2. The leader inspires trust whereas the manager relies on control. Wade says that a leader is someone who inspires other people to be their best and knows how to appropriately set the tempo and pace for the rest of the group. 

“Leadership is not what you do—it’s what others do in response to you,” he says. “If no one shows up at your march, then you’re not really a leader.”

And if people do decide to jump on board because you’ve inspired them, then it means that you have created a bond of trust within the company, which is essential especially if the business is rapidly changing and needs people to believe in its mission. 

As for managers, Drucker wrote that their job is to maintain control over people by helping them develop their own assets and bringing out their greatest talents. To do this effectively, you have to know the people you are working with and understand their interests and passions. 

The manager then “creates a team out of his people, through decisions on pay, placement, promotion and through his communications with the team.”

“Managing a project is one thing, empowering others is another thing,” Wade says. 

3. The leader asks “what” and “why,” whereas the manager asks “how” and “when.” In order to ask “what” and “why,” you have to be able to question others why certain actions are occurring—and sometimes this involves challenging your superiors. 

“This means that they’re able to stand up to upper management when they think something else needs to be done for the company,” Wade tells us. “I always tell my folks, ‘I don’t expect to be right all the time. I expect to be wrong a lot.'”

If your company experiences failure, a leader’s job is to come in and say, “What did we learn from this?” and “How do we use this information to clarify our goals or get better at it?”

Instead, managers don’t actually think about what the failure means, Wade says. 

Their job is to ask “how” and “when” and to make sure they execute the plan accordingly. Drucker wrote that managers accept the status quo and are more like soldiers in the military. They know that orders and plans are crucial and their job is to keep their vision on the company’s current goals.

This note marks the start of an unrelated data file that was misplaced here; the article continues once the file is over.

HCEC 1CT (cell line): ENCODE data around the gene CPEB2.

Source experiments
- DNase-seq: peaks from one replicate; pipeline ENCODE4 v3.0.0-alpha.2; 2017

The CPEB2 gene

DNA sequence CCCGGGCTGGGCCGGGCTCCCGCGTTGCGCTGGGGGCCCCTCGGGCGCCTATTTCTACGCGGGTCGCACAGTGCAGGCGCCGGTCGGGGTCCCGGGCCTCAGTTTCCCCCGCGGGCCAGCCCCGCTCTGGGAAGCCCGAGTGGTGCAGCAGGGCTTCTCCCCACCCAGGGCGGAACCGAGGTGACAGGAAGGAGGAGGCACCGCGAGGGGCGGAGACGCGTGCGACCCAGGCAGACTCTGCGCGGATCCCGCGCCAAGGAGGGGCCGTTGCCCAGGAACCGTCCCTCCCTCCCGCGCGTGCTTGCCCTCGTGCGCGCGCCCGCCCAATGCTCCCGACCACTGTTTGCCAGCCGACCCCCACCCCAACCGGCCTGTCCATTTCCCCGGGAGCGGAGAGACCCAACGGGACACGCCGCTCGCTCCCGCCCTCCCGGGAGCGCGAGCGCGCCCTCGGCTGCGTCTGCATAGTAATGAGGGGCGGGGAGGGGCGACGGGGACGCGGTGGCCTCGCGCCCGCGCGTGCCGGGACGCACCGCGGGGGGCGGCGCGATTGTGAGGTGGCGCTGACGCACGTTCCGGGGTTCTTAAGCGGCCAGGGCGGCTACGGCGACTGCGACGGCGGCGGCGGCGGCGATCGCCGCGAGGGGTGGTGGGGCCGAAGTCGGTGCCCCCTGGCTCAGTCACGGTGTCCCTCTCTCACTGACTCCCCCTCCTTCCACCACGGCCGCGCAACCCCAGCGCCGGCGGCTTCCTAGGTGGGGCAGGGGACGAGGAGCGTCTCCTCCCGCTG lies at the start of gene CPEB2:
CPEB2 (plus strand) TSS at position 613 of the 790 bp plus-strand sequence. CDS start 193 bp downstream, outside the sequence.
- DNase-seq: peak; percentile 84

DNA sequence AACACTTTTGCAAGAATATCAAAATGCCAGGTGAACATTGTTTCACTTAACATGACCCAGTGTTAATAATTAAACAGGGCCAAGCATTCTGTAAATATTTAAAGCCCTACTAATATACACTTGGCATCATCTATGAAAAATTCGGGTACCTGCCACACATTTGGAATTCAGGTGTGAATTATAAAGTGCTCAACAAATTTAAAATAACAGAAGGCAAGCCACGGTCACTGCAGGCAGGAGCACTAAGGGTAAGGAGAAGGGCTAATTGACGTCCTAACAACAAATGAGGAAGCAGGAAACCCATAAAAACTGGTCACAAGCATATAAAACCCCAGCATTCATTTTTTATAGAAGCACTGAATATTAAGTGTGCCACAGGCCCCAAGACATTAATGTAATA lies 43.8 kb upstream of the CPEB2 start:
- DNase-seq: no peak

Although the two roles may be similar, “The best managers are also leaders,” Wade says. “I think you can do both, but you have to take the time to cultivate it.”

Source: http://www.businessinsider.com/3-things-that-separate-leaders-from-managers-2012-9#ixzz2VcltvQFP

Importance of Corporate Communication

Several professionals from the communication industry share the importance of corporate communication with IE University’s School of Communication.Testimonies were given during the 14th ICIG Symposium held at IE University.

Payroll

In a company, payroll is the sum of all financial records of salaries, wages, bonuses and deductions.

Paycheck

A paycheck is traditionally a paper document issued by an employer to pay an employee for services rendered. In recent times, the physical paycheck has been increasingly replaced by electronic direct deposit to bank accounts.

In most countries with a developed wire transfer system, using a physical check for paying wages and salaries has been uncommon for the past several decades. However, vocabulary referring to the figurative “paycheck” does exist in some languages, like German (Gehaltsscheck), partially due to the influence of US popular media, but this commonly refers to a payslip or stub rather than an actual check. Some company payrolls have eliminated both the paper check and stub, in which case an electronic image of the stub is available on an Internet website.

Pay Slip

A pay stub, paystub, pay slip, pay advice, or sometimes paycheck stub, is a document an employee receives either as a notice that the direct deposit transaction has gone through, or as part of their paycheck. It will typically detail the gross income and all taxes and any other deductions such as retirement plan contributions, insurances, garnishments, or charitable contributions taken out of the gross amount to arrive at the final net amount of the pay, also including the year to date totals in some circumstances.

Phone Interview Tips – How to Prepare for a Phone Interview Video – About.com

Many companies screen job applicants by having a phone interview before calling you in for face time. Find out how to pull off your phone interview without a hitch so you can get closer to nailing down that dream job.